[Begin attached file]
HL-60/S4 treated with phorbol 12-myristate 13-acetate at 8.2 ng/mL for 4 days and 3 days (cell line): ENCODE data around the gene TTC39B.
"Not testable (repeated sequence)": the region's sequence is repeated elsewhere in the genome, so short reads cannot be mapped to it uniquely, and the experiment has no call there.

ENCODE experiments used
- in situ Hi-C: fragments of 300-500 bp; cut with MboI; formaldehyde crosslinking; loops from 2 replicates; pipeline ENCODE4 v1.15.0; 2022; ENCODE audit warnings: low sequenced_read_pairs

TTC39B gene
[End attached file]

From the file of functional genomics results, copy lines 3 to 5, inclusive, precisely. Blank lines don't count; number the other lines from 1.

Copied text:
ENCODE experiments used
- in situ Hi-C: fragments of 300-500 bp; cut with MboI; formaldehyde crosslinking; loops from 2 replicates; pipeline ENCODE4 v1.15.0; 2022; ENCODE audit warnings: low sequenced_read_pairs

TTC39B gene